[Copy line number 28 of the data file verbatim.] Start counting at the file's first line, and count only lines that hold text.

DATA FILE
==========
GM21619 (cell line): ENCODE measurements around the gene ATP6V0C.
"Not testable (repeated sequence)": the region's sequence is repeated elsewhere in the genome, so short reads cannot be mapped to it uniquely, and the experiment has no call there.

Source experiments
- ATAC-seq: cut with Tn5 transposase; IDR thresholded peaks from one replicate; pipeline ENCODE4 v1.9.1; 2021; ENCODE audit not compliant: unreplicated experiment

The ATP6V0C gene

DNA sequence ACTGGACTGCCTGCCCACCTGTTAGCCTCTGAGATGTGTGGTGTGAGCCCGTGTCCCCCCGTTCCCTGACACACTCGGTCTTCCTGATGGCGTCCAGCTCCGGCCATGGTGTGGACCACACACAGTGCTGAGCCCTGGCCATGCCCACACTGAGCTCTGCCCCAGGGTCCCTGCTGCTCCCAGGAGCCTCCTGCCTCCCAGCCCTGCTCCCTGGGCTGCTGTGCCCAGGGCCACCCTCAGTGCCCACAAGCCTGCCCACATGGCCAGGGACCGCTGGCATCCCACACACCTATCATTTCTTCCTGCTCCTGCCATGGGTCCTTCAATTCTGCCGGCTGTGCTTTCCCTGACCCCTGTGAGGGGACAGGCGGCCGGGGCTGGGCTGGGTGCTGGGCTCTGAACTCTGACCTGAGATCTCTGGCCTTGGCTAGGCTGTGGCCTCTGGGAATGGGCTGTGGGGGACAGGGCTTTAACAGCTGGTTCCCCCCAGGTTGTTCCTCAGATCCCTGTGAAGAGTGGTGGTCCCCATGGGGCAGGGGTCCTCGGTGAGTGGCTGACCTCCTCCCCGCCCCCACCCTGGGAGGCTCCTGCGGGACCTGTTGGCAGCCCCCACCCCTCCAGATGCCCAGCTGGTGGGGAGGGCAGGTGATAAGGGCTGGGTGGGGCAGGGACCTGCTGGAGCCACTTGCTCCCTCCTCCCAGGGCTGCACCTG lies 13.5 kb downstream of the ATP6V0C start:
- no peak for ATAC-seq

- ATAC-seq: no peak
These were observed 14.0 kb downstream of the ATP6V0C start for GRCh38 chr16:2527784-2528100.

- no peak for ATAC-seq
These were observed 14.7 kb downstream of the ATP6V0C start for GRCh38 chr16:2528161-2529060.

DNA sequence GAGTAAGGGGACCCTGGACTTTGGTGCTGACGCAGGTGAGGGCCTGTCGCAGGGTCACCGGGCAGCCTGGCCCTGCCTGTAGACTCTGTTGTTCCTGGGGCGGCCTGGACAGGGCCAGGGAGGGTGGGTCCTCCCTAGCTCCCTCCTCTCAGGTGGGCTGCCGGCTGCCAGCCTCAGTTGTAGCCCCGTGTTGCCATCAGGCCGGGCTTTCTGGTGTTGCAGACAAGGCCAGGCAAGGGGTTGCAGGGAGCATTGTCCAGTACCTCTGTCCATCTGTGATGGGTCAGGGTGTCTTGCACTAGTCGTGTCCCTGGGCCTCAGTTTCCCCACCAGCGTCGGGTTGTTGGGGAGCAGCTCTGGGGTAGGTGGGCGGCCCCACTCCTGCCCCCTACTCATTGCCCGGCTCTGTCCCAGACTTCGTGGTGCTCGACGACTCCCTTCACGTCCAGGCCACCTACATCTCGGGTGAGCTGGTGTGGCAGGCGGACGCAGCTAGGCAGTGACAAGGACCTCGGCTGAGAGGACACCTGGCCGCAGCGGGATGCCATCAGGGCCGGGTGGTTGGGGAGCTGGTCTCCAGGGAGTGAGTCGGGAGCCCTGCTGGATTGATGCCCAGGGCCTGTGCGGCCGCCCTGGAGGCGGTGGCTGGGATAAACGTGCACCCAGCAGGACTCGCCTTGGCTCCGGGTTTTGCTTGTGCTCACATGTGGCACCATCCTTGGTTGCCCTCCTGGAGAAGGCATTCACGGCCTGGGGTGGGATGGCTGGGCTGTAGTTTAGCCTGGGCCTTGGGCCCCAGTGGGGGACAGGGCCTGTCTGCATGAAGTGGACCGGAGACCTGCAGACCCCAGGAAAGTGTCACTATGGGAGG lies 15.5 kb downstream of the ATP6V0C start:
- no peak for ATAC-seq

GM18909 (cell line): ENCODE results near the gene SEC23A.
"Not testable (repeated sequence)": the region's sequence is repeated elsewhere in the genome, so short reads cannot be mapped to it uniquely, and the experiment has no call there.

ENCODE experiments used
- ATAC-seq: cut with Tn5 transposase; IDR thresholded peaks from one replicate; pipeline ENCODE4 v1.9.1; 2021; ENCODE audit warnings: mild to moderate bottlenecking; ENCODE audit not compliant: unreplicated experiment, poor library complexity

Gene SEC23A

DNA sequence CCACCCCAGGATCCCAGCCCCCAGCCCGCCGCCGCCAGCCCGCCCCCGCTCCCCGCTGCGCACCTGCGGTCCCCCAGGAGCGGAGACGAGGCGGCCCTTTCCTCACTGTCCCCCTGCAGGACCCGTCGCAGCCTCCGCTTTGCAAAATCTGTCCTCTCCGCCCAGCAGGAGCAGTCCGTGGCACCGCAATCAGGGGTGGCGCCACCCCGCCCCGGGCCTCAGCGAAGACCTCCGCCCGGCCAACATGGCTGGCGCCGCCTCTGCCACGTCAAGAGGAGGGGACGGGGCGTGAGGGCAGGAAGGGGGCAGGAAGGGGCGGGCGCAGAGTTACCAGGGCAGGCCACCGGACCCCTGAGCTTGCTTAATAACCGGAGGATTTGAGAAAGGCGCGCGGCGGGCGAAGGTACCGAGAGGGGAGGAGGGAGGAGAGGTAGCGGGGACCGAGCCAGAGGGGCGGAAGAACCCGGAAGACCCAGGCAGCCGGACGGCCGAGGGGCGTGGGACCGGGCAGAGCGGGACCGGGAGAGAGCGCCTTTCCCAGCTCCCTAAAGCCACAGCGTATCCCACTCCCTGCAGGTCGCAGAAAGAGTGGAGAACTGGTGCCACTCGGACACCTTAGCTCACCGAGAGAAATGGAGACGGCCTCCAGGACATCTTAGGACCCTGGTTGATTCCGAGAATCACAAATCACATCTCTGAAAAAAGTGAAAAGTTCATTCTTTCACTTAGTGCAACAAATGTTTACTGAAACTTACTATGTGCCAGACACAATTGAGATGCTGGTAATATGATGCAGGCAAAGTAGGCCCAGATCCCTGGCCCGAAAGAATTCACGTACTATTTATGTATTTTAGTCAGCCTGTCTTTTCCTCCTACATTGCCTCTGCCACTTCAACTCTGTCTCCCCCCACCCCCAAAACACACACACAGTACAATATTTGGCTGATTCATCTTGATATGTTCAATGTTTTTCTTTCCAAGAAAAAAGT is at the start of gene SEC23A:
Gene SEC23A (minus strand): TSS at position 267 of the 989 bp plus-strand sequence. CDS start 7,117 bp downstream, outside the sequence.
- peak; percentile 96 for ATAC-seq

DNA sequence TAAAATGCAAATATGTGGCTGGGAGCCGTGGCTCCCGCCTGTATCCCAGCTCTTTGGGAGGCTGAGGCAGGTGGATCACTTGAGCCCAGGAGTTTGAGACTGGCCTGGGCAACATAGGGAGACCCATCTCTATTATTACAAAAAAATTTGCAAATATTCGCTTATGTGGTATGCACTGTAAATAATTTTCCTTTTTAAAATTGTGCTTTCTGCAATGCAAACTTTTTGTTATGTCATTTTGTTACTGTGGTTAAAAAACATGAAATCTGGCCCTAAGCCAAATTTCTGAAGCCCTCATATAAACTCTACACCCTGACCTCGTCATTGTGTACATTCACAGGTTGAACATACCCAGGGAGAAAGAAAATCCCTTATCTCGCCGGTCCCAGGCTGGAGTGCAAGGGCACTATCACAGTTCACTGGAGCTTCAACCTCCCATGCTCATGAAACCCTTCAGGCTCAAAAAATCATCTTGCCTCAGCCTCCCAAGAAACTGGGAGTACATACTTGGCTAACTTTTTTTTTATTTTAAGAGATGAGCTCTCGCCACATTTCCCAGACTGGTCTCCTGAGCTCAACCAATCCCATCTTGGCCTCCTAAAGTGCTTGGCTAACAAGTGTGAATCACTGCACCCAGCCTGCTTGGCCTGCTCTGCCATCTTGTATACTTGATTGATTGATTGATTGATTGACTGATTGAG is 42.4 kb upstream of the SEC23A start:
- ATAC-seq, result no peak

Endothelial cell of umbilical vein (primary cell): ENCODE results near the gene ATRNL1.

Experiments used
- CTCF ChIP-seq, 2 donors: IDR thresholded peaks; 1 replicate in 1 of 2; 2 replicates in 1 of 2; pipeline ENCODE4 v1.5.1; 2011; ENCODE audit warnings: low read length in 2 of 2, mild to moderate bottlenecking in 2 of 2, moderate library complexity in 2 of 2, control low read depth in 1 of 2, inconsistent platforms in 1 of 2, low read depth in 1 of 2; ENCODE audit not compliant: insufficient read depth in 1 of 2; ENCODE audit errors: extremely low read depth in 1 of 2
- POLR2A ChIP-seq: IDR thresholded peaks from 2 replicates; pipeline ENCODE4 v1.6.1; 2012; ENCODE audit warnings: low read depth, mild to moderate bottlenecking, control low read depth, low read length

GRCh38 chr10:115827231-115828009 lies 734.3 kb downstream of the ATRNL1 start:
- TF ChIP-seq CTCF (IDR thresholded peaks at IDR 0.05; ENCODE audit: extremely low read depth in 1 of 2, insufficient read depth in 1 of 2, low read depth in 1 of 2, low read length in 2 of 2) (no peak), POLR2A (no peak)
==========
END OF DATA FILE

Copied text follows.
GRCh38 chr10:115827231-115828009 lies 734.3 kb downstream of the ATRNL1 start: